Test cloth: from the end of existing tear, if you can easily tear it the cloth is rotten. If you can tear it but it takes some effort, it is suffering UV damage. 8oz Daron should be really difficult to tear. Look and feel the cloth for areas that are softer, abraded, or show more light through (pin holes) – all signs of cloth that is at the back end of life.

Test stitching: scrape thumb nail across stitching on seams, UV cover, edge tapes, webbing stitches. If stitches break or fray noticeably, it’s rotten. If it frays a little, it’s still ok, though has some UV damage.

If stitching is rotten and cloth is not, it may well be worth having it resewn. UV cover can be replaced if base cloth is sound. If base cloth is UV damaged it may be worth cutting down, as Jim said, if only along the leech (sail shape is compromised though); otherwise repairs quickly become a waste of time and money. If the basic tests above don’t yield an obvious answer, then consult a sailmaker.
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Old 03-07-2014, 01:38   #8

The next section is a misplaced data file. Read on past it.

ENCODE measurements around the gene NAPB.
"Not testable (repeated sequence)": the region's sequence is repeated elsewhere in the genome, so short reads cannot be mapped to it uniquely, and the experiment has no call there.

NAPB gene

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Re: Sail life

Totem, thanks for that... much better stated than my efforts, and the tear test makes lots of sense to me. Better than a puncture test for sure.

And back to the OP: JD, just why could you not roll up the sail? If it was flogging anyway, dumping the sheet and pulling like mad on the furling line will normally bring in a genoa on a boat your size. If you can't exert enough pull, use a winch... I know that many say that is a no-no, but we have found that it is sometimes necessary, even on 36 footers (like our previous boat). I wouldn't worry about the strength of the furling gear, for after all, the stress is a lot less than that generated by winching in the sheet when partly furled. Again, the whole point of jib furlers is to take care of just this sort of situation.